15. gholland

    gholland Haliphron Atlanticus Supporter

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    Just to clarify... are you using "arm to arm" to refer to the span from the tips of the arms, or the base of the arms (across the mantle)? Sorry if it was clear to everyone else and I'm just being dense.
     
  16. Bio Teacher

    Bio Teacher Blue Ring Registered

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    L8, I teach biology and marine science, 10th graders mostly. If you'd like to see what I have in the classroom, check out the link below:

    Classroom Pets

    Thanks for the welcome Monty.
    I'll take you advice and do a water change, just to be safe. I'm a little ashamed to admit that he's inked a few times, and I've read the ink can pollute the water somewhat.
    I cycled the tank for about two months before adding him, and I've tested for copper. Speaking of copper, I usually add a trace element supplement to my tanks. However, I noticed that this product has a small amount of copper, which is metabolically important for some animals, but is it worth the risk of using in my octo tank?

    As far as octo-proofing, I use mesh to cover all filter inputs/outputs, and blue duct tape to cover all other openings. So far so good....but I'm furiously knocking on wood right now :smile:

    "D," my octo looks exactly like your avatar pic. He doesn't have blue eye spots, and spends a lot of time with his arms wrapped behind his head.

    gHolland, good question, I wasn't very specific there. I would say, although it's tough to tell, that from arm tip to arm tip, he probably covers a 6-inch diameter.

    Thanks to everyone again for your posts. They are most helpful, and I can already tell that octo enthusiasts are a great bunch!

    Cheers,

    Dustan
     
  17. gholland

    gholland Haliphron Atlanticus Supporter

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    First off Dustan, I just want to say what a wonderful job you're doing with the rapid-fire questioning! :wink:

    Thanks for the clarification on size... when Monty said, "If it's that big," I was thinking, "If it's that small"...

    So... could it be that you have an O. mercatoris... the same species that "D" and I have? "Arms over the head" or "arms between the eyes" seems to be a classic pose for mercs. You might check some of the photos and videos on our journals or the TONMO galleries and see how your octo compares:
    Trapper's Babies - Tank Raised Mercatoris
    Varys, our brooding O. mercatoris
    TONMO Ceph Image Gallery
    Good luck!
     
  18. Jean

    Jean Colossal Squid Supporter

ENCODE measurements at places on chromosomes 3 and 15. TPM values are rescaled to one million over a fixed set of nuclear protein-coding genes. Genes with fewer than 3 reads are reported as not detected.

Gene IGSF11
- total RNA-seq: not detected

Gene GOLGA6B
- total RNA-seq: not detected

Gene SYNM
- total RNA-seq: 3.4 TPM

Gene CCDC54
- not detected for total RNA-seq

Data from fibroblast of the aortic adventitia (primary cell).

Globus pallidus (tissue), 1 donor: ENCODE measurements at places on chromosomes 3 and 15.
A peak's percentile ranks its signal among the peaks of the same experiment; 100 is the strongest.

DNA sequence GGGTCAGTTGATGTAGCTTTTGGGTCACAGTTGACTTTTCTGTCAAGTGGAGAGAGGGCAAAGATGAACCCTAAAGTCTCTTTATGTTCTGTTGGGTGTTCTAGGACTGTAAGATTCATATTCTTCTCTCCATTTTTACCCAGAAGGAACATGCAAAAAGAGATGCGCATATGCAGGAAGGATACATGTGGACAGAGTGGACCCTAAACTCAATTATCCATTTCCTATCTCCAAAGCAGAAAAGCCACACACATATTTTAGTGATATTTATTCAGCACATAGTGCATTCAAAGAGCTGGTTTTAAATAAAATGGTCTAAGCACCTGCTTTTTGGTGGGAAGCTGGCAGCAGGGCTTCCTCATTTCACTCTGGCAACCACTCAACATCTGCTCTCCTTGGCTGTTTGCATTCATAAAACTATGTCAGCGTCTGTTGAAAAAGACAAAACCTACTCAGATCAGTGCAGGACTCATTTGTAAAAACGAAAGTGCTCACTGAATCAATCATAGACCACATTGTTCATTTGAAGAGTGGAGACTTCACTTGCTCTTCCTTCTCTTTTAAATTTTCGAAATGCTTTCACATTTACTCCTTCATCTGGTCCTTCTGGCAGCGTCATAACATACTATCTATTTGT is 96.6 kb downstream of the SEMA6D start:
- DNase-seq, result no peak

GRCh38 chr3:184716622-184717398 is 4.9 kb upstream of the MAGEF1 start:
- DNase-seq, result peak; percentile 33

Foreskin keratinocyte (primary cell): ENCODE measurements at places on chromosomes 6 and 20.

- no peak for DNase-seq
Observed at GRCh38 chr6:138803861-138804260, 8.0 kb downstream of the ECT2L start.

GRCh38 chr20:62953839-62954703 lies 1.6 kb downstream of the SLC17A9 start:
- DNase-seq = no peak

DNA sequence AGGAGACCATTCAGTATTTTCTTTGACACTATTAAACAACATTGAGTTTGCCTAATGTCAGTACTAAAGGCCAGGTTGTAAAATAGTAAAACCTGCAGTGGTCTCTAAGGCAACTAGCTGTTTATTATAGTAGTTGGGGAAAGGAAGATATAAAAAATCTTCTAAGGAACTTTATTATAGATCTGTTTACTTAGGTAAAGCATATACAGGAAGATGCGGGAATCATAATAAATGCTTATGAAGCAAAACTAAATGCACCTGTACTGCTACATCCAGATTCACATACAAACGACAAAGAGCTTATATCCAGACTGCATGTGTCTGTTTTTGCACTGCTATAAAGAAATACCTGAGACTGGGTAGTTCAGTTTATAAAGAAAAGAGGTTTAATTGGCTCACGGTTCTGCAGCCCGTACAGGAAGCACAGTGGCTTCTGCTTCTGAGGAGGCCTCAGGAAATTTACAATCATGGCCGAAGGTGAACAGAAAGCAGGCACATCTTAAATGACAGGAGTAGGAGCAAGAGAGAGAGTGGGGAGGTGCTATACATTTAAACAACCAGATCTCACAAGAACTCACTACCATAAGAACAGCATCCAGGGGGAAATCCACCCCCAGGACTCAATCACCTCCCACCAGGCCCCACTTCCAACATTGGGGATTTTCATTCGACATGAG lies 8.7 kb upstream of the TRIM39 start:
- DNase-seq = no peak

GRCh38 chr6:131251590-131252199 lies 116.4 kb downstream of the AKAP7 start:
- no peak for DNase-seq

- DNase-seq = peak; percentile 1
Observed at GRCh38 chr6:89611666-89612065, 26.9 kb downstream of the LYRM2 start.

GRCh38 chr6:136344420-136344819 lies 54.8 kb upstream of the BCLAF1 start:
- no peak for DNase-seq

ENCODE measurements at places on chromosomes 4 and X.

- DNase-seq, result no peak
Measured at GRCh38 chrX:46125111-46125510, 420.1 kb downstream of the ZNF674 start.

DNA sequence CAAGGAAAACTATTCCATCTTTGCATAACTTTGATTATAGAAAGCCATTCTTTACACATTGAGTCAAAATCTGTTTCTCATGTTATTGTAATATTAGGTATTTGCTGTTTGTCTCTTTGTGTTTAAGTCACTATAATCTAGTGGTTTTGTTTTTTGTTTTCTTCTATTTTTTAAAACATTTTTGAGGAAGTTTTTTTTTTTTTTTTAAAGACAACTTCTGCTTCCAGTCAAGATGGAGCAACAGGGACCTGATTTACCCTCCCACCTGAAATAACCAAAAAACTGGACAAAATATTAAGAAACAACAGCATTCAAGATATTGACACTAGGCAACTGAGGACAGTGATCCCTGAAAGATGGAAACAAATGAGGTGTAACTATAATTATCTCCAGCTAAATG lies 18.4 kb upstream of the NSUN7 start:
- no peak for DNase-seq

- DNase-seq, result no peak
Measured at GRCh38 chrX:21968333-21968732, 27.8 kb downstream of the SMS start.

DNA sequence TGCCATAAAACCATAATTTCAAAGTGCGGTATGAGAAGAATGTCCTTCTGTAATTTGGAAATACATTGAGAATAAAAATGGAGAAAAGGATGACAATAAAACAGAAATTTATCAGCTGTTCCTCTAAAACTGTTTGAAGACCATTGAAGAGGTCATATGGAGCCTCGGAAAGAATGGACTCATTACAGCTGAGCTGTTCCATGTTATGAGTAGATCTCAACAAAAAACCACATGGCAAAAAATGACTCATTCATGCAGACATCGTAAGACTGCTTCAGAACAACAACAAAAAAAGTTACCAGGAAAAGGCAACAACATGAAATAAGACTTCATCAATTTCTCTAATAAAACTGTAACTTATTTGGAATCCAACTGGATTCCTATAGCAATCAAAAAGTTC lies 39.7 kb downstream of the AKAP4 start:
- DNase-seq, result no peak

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    Hi Dustan,

    Absolutely not! Octopus are very sensitive to copper and trace amounts can kill. I would imagine that if your other critters are getting a balanced diet the lack of the additive won't really matter!

    J
     
  19. Bio Teacher

    Bio Teacher Blue Ring Registered

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    gHolland, I'd say you're right about it being a merc. I checked out those links, and the merc images and videos match up to my octo really well, including color and movement.

    It looks like he ate 7 or 8 ghost shrimp last night, so that's a good sign and a relief.
    I feed the ghost shrimp marine flakes and spectrum pellets before the octo gets them, so I'm hoping they'll be nutritionally sufficient until I get some fiddlers and shore shrimp.

    Thanks for answering that question Jean. I won't add the trace element solution to the octo tank.

    So, he's eating now and not escaping, so I guess that's as good as it gets for an octo owner, yeah?

    If I do have a merc gHolland, what can you tell me about their personalities and inclinations, based on your experience with that species. I'm hoping they're not completely nocturnal.

    Thanks again all for the replies and info.

    Cheers,
    -D
     
  20. Animal Mother

    Animal Mother Architeuthis Supporter

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    Dwhatley's raising her 3rd generation of mercs right now. I kept one. I don't think any of us that have kept them have had any luck getting them to come out in the daytime hours. There are several threads loaded with details in the journals section if you have time to search them out and read. I really hope that's not the case. If it was sold to you as a vulgaris, you should contact the store and educate them :)